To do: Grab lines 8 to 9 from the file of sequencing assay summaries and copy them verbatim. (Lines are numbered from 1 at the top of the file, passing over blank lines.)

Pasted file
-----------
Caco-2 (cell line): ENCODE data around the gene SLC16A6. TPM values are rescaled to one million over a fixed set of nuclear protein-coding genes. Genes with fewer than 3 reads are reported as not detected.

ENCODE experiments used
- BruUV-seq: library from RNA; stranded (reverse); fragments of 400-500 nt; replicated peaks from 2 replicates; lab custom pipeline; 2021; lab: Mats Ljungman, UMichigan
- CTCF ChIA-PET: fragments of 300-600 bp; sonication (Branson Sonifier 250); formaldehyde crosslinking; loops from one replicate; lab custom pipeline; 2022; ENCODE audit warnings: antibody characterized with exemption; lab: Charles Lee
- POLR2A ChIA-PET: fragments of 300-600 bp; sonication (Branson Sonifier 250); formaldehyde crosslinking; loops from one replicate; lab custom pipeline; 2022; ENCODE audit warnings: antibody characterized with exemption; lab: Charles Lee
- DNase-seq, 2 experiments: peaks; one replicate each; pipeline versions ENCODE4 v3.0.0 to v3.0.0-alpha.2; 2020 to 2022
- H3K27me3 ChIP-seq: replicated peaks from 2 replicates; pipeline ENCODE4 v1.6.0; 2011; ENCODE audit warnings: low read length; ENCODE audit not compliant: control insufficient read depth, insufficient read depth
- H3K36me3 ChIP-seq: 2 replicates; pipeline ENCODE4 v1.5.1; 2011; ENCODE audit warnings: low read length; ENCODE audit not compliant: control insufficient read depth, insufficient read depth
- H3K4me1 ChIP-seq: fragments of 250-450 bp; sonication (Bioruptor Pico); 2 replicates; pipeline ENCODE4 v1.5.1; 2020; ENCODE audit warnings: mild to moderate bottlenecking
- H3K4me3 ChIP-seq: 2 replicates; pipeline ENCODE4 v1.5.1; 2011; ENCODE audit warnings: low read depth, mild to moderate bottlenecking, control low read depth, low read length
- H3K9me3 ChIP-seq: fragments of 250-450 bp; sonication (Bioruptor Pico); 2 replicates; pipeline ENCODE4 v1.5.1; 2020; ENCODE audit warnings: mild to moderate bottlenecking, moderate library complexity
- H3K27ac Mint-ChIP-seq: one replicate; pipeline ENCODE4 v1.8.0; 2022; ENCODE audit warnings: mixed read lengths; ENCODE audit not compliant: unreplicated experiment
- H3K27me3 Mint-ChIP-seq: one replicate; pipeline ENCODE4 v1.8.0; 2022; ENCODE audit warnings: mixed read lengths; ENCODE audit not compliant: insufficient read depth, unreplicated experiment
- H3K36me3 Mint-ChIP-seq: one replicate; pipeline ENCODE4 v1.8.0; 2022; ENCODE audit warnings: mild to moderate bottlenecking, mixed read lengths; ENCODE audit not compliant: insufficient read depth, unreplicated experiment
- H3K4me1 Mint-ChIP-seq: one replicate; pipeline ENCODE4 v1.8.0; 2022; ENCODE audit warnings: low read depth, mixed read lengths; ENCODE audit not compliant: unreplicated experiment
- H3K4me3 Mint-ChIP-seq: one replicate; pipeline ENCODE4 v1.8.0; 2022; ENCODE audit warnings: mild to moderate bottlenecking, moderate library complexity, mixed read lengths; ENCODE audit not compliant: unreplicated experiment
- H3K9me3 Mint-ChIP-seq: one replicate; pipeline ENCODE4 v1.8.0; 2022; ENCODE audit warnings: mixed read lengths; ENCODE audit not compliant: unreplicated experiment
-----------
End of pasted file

- H3K36me3 ChIP-seq: 2 replicates; pipeline ENCODE4 v1.5.1; 2011; ENCODE audit warnings: low read length; ENCODE audit not compliant: control insufficient read depth, insufficient read depth
- H3K4me1 ChIP-seq: fragments of 250-450 bp; sonication (Bioruptor Pico); 2 replicates; pipeline ENCODE4 v1.5.1; 2020; ENCODE audit warnings: mild to moderate bottlenecking